Leather Trade

The ancient craft of leather working may have succumbed to mass production in many places, but a handful of San Angelo area businesses continue to custom make by hand some of the best saddles, boots and accessories to be found anywhere.

Leather specialty artisans include CK Custom Leather, which makes items ranging from saddles and belts to purses and wallets, Ernie’s Shoe Shine Parlor, a longtime shop that specializes in leather restoration, care and repairs, and C/7 Custom Leather Work, which specializes in chaps but also offers custom-made purses, holsters and bible covers.

M.L. Leddy’s, which opened in Brady in 1922 and relocated to San Angelo in 1936, specializes in handmade boots, saddles and a range of other leather products. Its craftsmen can be watched from the sidewalk downtown on Oakes Street through the shop’s expansive glass front as they work. The company also has a store in Sundance Square in Fort Worth.

One of the most versatile in its wealth of leather products is Jeys Saddlery, a family-owned business, which specializes in custom-made saddles and a variety of other goods including iPad covers, belts, wallets, custom guitar straps, makeup bags, gun holsters, shell bags, motorcycle seats and chaps.
“We’ve been doing this for almost 25 years,” said Todd Jeys, who set up shop in April 2004 after learning the trade from his uncle. “Even after all these years it fascinates me. It’s a chance to be creative.
“But it’s a dying trade. When I started there were five or six saddle shops in San Angelo. Now there’s two. Kids today live in a technology era.”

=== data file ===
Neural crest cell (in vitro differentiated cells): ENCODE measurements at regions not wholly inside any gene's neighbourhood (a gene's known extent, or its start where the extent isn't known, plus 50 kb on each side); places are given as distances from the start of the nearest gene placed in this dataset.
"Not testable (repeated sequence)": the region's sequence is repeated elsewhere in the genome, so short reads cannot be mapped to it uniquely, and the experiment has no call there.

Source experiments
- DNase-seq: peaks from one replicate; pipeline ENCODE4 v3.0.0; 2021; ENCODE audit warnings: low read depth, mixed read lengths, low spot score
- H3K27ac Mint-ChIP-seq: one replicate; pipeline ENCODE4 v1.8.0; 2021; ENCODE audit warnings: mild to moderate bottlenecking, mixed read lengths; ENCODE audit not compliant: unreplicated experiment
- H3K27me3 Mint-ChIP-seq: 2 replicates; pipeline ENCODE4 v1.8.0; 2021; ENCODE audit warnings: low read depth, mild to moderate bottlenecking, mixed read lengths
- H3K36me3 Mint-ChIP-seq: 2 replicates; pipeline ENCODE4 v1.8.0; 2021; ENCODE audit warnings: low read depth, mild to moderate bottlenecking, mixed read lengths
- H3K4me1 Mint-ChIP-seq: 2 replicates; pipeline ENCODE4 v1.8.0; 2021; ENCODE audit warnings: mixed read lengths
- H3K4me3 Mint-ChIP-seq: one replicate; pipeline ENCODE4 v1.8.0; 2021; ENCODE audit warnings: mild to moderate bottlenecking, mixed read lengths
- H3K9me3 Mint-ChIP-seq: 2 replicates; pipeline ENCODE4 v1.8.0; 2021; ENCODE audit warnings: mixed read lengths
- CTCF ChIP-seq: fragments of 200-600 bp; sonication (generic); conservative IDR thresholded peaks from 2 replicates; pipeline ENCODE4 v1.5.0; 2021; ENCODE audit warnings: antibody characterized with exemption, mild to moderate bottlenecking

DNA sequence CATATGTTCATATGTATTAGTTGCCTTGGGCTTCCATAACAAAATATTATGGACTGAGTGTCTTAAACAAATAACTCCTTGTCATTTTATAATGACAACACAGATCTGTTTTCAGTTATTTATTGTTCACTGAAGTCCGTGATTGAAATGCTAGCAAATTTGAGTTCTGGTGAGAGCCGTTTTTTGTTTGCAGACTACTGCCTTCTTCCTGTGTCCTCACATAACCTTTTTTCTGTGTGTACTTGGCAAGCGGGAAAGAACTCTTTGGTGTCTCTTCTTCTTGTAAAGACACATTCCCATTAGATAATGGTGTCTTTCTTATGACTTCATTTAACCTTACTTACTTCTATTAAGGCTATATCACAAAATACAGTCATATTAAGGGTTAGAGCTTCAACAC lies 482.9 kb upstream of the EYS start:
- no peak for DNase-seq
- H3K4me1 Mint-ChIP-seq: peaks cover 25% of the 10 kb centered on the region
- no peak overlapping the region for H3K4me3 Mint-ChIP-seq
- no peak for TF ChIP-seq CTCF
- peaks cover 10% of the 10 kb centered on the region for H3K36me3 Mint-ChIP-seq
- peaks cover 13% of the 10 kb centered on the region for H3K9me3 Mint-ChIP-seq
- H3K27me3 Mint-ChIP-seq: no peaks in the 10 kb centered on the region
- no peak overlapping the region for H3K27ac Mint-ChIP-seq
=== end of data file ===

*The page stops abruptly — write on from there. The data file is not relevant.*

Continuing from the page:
Jeys became interested in leather after walking into a leather shop in Nebraska, where he grew up. He was just a young boy at the time. His interest was piqued even more when he learned that an uncle in Wall, Texas, a few miles east of San Angelo, operated a leather shop.

Jeys relocated to Texas in 1992 and began learning the trade from his uncle. He decided to start his own business in San Angelo in 2004.

He employs four full-time workers, including his wife, Amber Franks, who serves as the office manager. Other employees include Lou Blake, a strap hand who builds parts for saddles, Panfilo Martinez, who makes saddles, and Jimmy Lee, the group’s head designer.

Lee, an avid horse rider, “was a surprise addition to the business,” Jeys said.

“He bought a saddle from me and then asked if he could start working for me part-time,” Jeys said. “He had no experience, but he was a quick learner. He also has a very creative mind.”

Leather making is an art form, says Jeys. At his store, everything is done in-house, made by hand with Herman Oak leather, a durable, quality leather that is made in the U.S., Jeys said. Depending on the product and work being done, the cost of a custom made saddle can range from several hundred dollars to $2,700.

“The cost is higher for extra tooling, notches and patterns,” he said. “Sometimes customers get nervous about the cost until they see us do something unique. We pour our hearts into everything we make and take pride in building something that is good and will last.”